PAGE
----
BACKGROUND: An important objective of rehabilitation care is to regain adequate balance function to safely ambulate in community. However, in rehabilitation practice, it remains unclear if a stroke survivor functionally recovers by restitution or by learning to compensate for the lack of restoration of body function. Aim of this study is to propose and evaluate methods for the objective evaluation of balance during functional walking in stroke survivors.
METHODS: Stroke survivors performed twice a Timed "Up & Go" (TUG) test. Ground reaction forces and position changes of both feet were measured using instrumented shoes and used to estimate the position of the center of mass (CoM). Balance control and efficiency metrics were defined to evaluate functional walking under variable conditions. Metrics were corrected based on the instantaneous velocity direction of CoM. Intra- and inter-participant variations for different phases of the TUG test were examined. Metrics were related to the Berg balance scale (BBS).
RESULTS: Participants with higher BBS scores show a more efficient walking pattern. Their walking velocity and walking direction is less variable and they are more frequently unstable when walking in a straight line or when turning. Furthermore, the less affected participants are able to move their CoM more towards their affected side.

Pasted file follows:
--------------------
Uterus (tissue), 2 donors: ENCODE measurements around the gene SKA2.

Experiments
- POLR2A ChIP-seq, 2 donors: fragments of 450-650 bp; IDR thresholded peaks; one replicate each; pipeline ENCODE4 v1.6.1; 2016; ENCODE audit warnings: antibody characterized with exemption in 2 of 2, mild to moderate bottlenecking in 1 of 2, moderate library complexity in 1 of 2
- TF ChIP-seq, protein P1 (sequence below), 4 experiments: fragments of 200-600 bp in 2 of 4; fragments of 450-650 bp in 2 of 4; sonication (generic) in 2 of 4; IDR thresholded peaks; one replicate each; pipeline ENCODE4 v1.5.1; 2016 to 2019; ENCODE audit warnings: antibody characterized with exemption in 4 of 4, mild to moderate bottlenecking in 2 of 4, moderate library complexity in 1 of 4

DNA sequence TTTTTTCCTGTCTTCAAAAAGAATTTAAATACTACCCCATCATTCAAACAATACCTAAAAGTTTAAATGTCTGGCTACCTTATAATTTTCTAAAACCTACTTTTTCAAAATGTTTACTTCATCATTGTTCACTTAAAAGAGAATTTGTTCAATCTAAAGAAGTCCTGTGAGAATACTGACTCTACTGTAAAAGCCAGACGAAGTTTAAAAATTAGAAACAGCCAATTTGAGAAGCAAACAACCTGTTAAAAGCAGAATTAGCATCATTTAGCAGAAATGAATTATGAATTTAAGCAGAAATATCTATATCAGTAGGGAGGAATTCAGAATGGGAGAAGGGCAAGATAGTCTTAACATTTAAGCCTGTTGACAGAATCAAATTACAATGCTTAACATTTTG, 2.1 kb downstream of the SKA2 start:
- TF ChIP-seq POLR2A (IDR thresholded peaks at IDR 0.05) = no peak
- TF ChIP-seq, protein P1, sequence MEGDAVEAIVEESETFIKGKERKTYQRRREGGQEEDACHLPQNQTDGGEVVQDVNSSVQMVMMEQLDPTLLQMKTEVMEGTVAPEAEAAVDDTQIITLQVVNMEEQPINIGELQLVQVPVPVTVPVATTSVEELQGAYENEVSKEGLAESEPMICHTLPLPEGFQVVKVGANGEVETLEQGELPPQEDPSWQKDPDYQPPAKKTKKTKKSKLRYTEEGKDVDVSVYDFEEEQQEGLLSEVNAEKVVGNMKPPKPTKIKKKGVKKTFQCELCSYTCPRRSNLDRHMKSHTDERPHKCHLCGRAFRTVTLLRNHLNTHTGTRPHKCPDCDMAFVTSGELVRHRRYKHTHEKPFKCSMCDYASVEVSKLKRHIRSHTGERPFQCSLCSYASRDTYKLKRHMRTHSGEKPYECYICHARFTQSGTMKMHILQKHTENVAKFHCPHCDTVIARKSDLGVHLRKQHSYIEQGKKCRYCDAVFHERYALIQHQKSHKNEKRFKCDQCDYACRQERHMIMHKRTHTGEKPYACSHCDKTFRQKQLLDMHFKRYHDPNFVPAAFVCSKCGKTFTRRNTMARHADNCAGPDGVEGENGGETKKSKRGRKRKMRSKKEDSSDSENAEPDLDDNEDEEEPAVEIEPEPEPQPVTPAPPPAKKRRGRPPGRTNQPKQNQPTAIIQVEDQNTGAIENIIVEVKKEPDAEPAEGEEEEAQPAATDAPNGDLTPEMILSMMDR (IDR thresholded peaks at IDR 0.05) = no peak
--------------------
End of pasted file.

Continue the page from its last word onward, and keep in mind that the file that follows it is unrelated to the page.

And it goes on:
DISCUSSION: We developed and demonstrated a method to assess walking balance of stroke survivors. System design and evaluation methods allow balance evaluation during functional walking in daily life. Some presented metrics show correlations with BBS scores. Clear inter- and intra-patient variations in metric values are present that cannot be explained by BBS scores, which supports the additional value of the presented system. Presented methods may be used for objective evaluation of restitution and compensation of walking balance and have a potential application in individual evidence-based therapy.